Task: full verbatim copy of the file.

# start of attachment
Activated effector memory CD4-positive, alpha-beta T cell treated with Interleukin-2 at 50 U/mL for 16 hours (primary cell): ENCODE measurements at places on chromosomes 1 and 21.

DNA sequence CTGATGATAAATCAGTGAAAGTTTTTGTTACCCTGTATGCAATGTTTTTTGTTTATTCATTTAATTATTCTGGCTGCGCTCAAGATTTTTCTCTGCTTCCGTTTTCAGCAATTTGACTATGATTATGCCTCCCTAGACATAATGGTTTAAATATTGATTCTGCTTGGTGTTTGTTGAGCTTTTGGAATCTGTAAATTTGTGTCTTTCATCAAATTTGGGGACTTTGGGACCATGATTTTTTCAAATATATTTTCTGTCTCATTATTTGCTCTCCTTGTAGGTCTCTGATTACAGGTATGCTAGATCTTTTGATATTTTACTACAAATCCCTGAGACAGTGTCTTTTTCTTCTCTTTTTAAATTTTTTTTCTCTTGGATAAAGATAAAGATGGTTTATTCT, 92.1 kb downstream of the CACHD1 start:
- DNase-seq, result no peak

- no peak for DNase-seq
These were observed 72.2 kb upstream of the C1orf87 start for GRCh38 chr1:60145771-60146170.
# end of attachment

Activated effector memory CD4-positive, alpha-beta T cell treated with Interleukin-2 at 50 U/mL for 16 hours (primary cell): ENCODE measurements at places on chromosomes 1 and 21.

DNA sequence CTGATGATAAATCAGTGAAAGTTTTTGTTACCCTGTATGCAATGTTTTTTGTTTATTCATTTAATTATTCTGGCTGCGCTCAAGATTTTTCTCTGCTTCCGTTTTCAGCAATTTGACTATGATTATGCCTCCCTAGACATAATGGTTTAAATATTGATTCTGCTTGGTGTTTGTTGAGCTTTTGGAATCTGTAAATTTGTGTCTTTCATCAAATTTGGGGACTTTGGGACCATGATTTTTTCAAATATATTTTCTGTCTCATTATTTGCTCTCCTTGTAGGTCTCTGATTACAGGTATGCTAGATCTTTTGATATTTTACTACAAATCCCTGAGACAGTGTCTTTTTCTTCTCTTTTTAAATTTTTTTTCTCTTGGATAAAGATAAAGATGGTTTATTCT, 92.1 kb downstream of the CACHD1 start:
- DNase-seq, result no peak

- no peak for DNase-seq
These were observed 72.2 kb upstream of the C1orf87 start for GRCh38 chr1:60145771-60146170.